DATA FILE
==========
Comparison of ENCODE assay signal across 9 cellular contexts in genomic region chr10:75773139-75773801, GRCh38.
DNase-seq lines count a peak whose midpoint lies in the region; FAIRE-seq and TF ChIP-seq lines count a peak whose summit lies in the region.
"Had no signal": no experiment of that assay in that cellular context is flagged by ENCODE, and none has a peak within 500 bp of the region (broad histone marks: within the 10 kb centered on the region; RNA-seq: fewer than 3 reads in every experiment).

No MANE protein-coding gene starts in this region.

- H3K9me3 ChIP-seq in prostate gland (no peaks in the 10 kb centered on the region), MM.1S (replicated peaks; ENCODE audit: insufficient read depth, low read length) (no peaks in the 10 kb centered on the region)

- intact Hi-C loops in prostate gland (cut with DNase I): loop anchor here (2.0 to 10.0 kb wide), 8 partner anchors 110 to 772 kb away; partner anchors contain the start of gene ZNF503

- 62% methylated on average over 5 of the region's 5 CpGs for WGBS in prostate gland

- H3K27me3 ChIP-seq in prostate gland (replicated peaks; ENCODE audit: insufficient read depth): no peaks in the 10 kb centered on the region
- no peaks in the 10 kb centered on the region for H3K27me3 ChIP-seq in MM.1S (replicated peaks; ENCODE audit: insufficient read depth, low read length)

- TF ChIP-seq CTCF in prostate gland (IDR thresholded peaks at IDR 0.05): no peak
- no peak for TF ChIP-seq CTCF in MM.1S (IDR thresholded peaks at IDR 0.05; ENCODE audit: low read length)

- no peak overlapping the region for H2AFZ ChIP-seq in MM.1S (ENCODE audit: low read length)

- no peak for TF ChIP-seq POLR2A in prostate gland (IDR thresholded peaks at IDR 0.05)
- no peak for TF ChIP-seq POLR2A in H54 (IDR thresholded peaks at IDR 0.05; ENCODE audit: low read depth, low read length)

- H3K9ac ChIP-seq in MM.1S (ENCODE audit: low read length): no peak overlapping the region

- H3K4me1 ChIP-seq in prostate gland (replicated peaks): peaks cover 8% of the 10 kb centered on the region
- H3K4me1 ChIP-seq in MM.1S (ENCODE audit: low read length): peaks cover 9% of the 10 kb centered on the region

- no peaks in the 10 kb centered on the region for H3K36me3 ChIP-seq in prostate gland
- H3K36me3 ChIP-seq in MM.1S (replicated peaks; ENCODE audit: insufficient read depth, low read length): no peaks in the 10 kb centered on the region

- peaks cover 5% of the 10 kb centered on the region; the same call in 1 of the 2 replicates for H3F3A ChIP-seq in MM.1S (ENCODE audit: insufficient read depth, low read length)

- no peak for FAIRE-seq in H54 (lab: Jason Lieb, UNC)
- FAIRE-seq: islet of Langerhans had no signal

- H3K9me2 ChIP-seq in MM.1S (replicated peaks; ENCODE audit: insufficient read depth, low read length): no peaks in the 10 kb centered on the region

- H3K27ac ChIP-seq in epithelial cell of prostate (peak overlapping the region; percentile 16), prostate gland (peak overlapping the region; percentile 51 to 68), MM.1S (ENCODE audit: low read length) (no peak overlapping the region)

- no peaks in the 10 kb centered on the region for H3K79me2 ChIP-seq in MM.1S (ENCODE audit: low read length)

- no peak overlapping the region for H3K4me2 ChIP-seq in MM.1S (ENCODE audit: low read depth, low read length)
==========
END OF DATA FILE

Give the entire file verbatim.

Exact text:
Comparison of ENCODE assay signal across 9 cellular contexts in genomic region chr10:75773139-75773801, GRCh38.
DNase-seq lines count a peak whose midpoint lies in the region; FAIRE-seq and TF ChIP-seq lines count a peak whose summit lies in the region.
"Had no signal": no experiment of that assay in that cellular context is flagged by ENCODE, and none has a peak within 500 bp of the region (broad histone marks: within the 10 kb centered on the region; RNA-seq: fewer than 3 reads in every experiment).

No MANE protein-coding gene starts in this region.

- H3K9me3 ChIP-seq in prostate gland (no peaks in the 10 kb centered on the region), MM.1S (replicated peaks; ENCODE audit: insufficient read depth, low read length) (no peaks in the 10 kb centered on the region)

- intact Hi-C loops in prostate gland (cut with DNase I): loop anchor here (2.0 to 10.0 kb wide), 8 partner anchors 110 to 772 kb away; partner anchors contain the start of gene ZNF503

- 62% methylated on average over 5 of the region's 5 CpGs for WGBS in prostate gland

- H3K27me3 ChIP-seq in prostate gland (replicated peaks; ENCODE audit: insufficient read depth): no peaks in the 10 kb centered on the region
- no peaks in the 10 kb centered on the region for H3K27me3 ChIP-seq in MM.1S (replicated peaks; ENCODE audit: insufficient read depth, low read length)

- TF ChIP-seq CTCF in prostate gland (IDR thresholded peaks at IDR 0.05): no peak
- no peak for TF ChIP-seq CTCF in MM.1S (IDR thresholded peaks at IDR 0.05; ENCODE audit: low read length)

- no peak overlapping the region for H2AFZ ChIP-seq in MM.1S (ENCODE audit: low read length)

- no peak for TF ChIP-seq POLR2A in prostate gland (IDR thresholded peaks at IDR 0.05)
- no peak for TF ChIP-seq POLR2A in H54 (IDR thresholded peaks at IDR 0.05; ENCODE audit: low read depth, low read length)

- H3K9ac ChIP-seq in MM.1S (ENCODE audit: low read length): no peak overlapping the region

- H3K4me1 ChIP-seq in prostate gland (replicated peaks): peaks cover 8% of the 10 kb centered on the region
- H3K4me1 ChIP-seq in MM.1S (ENCODE audit: low read length): peaks cover 9% of the 10 kb centered on the region

- no peaks in the 10 kb centered on the region for H3K36me3 ChIP-seq in prostate gland
- H3K36me3 ChIP-seq in MM.1S (replicated peaks; ENCODE audit: insufficient read depth, low read length): no peaks in the 10 kb centered on the region

- peaks cover 5% of the 10 kb centered on the region; the same call in 1 of the 2 replicates for H3F3A ChIP-seq in MM.1S (ENCODE audit: insufficient read depth, low read length)

- no peak for FAIRE-seq in H54 (lab: Jason Lieb, UNC)
- FAIRE-seq: islet of Langerhans had no signal

- H3K9me2 ChIP-seq in MM.1S (replicated peaks; ENCODE audit: insufficient read depth, low read length): no peaks in the 10 kb centered on the region

- H3K27ac ChIP-seq in epithelial cell of prostate (peak overlapping the region; percentile 16), prostate gland (peak overlapping the region; percentile 51 to 68), MM.1S (ENCODE audit: low read length) (no peak overlapping the region)

- no peaks in the 10 kb centered on the region for H3K79me2 ChIP-seq in MM.1S (ENCODE audit: low read length)

- no peak overlapping the region for H3K4me2 ChIP-seq in MM.1S (ENCODE audit: low read depth, low read length)